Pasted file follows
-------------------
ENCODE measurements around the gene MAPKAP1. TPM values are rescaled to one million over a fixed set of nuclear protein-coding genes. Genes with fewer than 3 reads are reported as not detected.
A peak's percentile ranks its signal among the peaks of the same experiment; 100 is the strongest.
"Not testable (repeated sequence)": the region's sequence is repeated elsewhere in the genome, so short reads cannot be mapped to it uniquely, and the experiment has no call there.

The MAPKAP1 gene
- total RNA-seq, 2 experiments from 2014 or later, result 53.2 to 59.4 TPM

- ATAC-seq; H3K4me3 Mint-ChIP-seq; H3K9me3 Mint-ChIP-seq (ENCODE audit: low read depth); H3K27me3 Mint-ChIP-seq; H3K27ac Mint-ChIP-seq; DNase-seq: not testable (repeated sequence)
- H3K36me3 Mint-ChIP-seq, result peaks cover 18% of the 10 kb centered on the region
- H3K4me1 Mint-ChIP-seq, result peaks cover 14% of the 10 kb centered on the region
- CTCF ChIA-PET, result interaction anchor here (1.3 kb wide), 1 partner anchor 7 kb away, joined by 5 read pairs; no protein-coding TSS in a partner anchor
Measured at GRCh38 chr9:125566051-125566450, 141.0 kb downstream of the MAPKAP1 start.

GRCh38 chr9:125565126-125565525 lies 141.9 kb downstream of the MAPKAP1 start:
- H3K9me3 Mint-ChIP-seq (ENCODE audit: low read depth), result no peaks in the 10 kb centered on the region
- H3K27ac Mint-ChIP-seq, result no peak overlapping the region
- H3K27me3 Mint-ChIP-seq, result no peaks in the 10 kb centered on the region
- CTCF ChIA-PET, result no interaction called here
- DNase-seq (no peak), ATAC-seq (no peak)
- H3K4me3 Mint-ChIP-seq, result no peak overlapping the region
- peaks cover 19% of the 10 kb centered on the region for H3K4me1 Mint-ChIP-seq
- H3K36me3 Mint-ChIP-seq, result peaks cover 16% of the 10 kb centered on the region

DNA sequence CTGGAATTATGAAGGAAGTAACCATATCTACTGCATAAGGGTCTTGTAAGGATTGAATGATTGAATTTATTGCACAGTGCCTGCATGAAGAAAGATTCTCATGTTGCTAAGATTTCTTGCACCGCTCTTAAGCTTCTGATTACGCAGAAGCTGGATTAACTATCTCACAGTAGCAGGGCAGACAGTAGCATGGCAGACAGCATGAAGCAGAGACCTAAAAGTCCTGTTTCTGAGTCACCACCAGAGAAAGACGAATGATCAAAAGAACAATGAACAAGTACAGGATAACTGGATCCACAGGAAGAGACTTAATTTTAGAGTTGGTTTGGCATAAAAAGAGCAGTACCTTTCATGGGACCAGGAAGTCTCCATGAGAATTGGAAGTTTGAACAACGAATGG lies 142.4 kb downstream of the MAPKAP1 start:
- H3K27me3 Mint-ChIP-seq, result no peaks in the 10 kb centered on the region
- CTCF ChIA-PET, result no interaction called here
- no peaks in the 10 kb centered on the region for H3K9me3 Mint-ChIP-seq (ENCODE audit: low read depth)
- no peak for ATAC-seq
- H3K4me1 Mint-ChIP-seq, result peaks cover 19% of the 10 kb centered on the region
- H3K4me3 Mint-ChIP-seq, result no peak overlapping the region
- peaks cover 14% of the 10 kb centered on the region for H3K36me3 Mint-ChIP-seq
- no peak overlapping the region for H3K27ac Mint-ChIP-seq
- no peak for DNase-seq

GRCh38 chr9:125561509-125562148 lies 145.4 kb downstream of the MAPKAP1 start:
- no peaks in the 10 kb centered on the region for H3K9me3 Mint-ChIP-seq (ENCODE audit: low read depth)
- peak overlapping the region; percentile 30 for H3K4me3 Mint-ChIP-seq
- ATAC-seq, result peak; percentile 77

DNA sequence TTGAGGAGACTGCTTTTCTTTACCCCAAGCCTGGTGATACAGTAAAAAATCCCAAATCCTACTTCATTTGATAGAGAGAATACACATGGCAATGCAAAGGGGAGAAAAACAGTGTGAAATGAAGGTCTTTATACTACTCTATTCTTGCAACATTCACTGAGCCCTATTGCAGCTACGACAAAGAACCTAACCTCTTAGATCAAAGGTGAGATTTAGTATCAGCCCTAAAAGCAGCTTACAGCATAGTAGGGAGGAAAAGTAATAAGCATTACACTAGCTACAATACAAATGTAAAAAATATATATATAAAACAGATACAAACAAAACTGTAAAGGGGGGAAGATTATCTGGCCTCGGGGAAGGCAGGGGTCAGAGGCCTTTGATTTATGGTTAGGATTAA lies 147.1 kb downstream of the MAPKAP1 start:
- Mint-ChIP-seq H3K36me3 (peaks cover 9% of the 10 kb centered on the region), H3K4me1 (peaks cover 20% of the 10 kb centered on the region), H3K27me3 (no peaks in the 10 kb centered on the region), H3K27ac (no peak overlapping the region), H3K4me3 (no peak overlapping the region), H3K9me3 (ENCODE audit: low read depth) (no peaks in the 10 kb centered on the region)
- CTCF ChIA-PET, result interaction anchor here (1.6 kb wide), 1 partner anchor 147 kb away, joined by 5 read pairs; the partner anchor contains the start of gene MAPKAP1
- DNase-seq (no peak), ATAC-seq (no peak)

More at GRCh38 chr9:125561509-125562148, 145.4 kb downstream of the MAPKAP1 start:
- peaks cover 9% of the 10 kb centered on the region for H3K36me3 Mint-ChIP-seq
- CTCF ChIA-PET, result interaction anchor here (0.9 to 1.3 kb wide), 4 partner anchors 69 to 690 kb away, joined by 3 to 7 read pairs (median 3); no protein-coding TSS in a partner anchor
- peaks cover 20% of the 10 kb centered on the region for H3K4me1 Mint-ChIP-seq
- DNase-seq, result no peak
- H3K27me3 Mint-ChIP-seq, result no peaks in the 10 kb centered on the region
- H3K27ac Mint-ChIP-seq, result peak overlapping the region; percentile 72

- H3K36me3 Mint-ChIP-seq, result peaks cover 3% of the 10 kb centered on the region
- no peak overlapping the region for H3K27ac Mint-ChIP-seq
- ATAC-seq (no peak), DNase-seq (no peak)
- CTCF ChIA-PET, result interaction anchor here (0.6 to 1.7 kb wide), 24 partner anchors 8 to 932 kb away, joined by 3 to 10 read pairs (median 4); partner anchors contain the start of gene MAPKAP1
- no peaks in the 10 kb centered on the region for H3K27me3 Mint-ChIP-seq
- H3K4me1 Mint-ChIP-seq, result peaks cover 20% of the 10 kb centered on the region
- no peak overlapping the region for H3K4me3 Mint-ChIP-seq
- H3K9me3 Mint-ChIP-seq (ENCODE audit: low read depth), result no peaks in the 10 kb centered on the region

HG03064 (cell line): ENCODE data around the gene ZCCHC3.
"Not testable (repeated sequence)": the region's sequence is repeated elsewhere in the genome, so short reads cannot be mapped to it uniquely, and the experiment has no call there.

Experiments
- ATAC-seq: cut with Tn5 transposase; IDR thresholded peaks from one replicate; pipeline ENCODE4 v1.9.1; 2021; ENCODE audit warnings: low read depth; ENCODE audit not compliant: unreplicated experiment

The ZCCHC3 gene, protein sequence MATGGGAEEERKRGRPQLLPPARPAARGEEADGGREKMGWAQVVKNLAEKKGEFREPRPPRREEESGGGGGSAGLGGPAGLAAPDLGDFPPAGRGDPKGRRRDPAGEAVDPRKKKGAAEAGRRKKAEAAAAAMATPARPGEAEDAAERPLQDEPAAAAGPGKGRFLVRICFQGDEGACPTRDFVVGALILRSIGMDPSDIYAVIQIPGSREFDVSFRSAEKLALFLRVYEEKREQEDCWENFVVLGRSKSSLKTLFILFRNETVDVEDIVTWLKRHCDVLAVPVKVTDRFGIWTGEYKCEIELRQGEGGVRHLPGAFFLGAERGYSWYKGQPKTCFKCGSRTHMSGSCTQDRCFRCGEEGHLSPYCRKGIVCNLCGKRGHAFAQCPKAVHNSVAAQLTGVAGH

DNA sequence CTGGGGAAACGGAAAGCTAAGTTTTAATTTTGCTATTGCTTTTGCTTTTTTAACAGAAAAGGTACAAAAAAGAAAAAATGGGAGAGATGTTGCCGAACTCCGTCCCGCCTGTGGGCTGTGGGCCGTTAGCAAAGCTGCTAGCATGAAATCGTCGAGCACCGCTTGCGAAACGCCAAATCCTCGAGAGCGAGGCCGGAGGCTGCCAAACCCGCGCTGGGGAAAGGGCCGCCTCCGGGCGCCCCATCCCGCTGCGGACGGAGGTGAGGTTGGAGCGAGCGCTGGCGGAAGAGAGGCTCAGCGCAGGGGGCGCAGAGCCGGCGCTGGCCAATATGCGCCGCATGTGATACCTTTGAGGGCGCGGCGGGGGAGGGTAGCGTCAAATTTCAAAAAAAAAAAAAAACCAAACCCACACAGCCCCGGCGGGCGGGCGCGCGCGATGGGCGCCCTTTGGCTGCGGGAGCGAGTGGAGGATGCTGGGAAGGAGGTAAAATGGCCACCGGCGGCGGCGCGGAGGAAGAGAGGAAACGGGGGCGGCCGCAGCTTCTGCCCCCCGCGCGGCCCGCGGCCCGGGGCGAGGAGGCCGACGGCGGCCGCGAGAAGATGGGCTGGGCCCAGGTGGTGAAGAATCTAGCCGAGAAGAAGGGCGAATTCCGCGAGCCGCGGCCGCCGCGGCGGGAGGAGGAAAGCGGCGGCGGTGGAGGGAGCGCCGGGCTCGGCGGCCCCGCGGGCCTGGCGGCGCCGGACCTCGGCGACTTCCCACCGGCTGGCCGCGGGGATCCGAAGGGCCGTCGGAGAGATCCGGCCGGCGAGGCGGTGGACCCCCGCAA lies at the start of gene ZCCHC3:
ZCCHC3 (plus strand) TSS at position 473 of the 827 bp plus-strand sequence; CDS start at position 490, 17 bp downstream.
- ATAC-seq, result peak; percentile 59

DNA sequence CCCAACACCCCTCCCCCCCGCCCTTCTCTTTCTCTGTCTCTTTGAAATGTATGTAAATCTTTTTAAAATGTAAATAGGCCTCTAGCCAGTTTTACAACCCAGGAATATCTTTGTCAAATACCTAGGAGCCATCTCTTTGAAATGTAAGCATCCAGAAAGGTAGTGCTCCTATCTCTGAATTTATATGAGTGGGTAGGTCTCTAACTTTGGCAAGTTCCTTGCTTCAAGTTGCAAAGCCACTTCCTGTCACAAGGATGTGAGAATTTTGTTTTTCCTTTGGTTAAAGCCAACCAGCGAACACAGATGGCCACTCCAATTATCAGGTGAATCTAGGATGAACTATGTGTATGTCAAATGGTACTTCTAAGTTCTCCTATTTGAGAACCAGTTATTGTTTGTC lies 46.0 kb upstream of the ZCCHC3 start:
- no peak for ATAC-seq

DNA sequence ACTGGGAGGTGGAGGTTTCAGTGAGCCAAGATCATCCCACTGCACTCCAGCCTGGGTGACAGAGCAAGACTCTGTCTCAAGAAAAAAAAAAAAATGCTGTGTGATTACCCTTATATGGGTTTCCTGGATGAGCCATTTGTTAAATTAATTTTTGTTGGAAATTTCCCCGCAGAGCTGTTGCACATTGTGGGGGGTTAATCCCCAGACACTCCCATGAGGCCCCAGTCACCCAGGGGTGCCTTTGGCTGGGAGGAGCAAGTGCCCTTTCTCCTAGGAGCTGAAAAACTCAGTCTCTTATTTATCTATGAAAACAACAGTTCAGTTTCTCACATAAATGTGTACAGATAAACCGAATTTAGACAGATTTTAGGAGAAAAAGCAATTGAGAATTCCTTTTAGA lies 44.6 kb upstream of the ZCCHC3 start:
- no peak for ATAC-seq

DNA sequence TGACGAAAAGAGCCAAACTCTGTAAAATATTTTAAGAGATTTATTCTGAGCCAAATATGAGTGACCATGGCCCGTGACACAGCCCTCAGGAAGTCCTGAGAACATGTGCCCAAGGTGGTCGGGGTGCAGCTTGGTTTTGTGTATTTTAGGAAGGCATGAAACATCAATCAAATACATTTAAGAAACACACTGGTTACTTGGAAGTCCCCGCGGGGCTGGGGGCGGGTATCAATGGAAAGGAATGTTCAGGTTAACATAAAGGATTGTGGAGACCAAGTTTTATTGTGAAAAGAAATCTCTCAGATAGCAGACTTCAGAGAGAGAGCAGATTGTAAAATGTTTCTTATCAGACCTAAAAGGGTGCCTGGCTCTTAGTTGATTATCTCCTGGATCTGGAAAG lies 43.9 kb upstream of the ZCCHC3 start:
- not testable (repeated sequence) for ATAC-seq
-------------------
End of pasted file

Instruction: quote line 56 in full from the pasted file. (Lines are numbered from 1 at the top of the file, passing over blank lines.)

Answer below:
- ATAC-seq: cut with Tn5 transposase; IDR thresholded peaks from one replicate; pipeline ENCODE4 v1.9.1; 2021; ENCODE audit warnings: low read depth; ENCODE audit not compliant: unreplicated experiment